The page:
Certain food references in books stay with me – the vanilla cake Anne bakes in “Anne of Green Gables” or the towering chocolate cake from “Matilda” – but generally food is not my focus when I’m reading novels.

That may change after spending time with Kate Young’s “The Little Library Cookbook: 100 Recipes from Your Favorite Books.”

A self-described “hungry reader,” the London-based food writer was inspired by her dual love of reading and cooking to create a collection of recipes based on her favorite books, ranging from “Harry Potter” to “Pippi Longstocking.” The resulting cookbook is a somewhat random collection of recipes, each introduced with a passage from a book and a short essay about Young’s connection to it.

“The Little Library Cookbook” by Kate Young. Sterling Epicure. $24.95.

Young divides the recipes into sections based on time of day: before noon, around noon, after noon (tea), the dinner table and midnight feasts. She also includes sections for parties and celebrations and Christmas. The recipes – generally easy to follow – are clearly written with helpful tips and instructions. (And yes, both Matilda’s chocolate cake and Anne’s vanilla layer cake are included in this book.)

Fresh off a viewing of “Crazy Rich Asians” and thinking of a scene where the characters gather around a table to make dumplings, I couldn’t resist Young’s recipe for “A Thousand Pork & Ginger Dumplings.” The recipe is a reference to “The Kitchen God’s Wife” by Amy Tan and a passage that reads “Back home, I told the cook girl to boil enough pots of water and chop enough pork and vegetables to make a thousand dumplings, both steamed and boiled, with plenty of fresh ginger, good soy sauce, and sweet vinegar for dipping.”

Young also made the process of making dumplings sound so appealing I couldn’t resist.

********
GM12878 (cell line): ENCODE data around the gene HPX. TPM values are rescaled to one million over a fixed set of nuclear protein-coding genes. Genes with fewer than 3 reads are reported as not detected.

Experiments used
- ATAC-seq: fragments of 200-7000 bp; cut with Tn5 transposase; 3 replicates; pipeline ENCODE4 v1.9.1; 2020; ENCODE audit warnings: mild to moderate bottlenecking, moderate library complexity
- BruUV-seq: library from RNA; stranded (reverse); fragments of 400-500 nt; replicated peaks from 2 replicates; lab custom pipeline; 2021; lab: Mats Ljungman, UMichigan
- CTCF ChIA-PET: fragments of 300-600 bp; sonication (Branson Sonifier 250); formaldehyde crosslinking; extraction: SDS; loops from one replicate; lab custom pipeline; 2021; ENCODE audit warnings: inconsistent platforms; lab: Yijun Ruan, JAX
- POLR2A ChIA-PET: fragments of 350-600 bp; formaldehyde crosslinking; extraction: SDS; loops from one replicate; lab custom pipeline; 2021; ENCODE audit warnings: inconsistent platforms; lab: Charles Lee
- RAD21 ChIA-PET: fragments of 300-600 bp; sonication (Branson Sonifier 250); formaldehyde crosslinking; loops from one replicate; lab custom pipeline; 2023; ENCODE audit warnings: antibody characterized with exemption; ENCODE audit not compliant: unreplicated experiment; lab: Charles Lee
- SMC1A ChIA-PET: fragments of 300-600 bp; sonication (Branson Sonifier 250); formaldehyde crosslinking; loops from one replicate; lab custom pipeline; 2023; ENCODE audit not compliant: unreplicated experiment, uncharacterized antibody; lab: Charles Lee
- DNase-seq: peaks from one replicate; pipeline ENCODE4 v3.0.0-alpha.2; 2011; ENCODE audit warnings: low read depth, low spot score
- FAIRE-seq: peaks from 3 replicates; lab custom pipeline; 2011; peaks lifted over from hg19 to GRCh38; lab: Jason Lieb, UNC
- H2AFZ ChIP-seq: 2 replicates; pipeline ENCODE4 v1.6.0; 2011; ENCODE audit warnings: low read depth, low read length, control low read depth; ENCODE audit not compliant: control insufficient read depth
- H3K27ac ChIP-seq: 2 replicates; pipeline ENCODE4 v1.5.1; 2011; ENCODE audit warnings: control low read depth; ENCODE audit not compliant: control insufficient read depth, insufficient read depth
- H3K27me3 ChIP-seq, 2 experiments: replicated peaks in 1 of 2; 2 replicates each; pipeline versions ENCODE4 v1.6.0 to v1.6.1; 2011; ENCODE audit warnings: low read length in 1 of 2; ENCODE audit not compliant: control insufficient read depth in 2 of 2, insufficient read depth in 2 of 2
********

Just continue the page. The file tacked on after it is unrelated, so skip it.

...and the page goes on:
“The slow, calm repetition, while you watch your pile of dumplings grow, has been a lifeline for me on more than one occasion,” Young writes.

But the idea of rolling out my own dough for the wrappers, filling each dumpling and pinching it closed didn’t seem particularly relaxing to me, especially on a weeknight after work. Young notes on the recipe that she often buys pre-made dumpling wrappers when she is short on time, so I elected to do the same (I could only find square wonton wrappers at my small-town grocery store, so I went with those).

The dumpling filling is quick and easy to make, and has a nice balance of ginger and garlic. The dipping sauce, which Young suggests drizzling over the dumplings before serving, was also nicely balanced and easy to make. But it turns out I need practice when it comes to shaping dumplings: most of mine were a little wonky and a few leaked some filling when they were boiled.

My dumplings were not the prettiest, but it turns out that didn’t matter to my dumpling-loving husband, who pointed out he’s tried plenty of dumplings that looked perfect but didn’t taste great. After boiling the dumplings, I decided to pan-fry most of my batch to give them a little more flavor and texture.

Gillian Graham can be contacted at 791-6315 or at:

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Twitter: grahamgillian

Pork and Ginger Dumplings

Makes about 30 dumplings


1 1/3 cups plain all-purpose flour

Pinch of flaky sea salt or kosher salt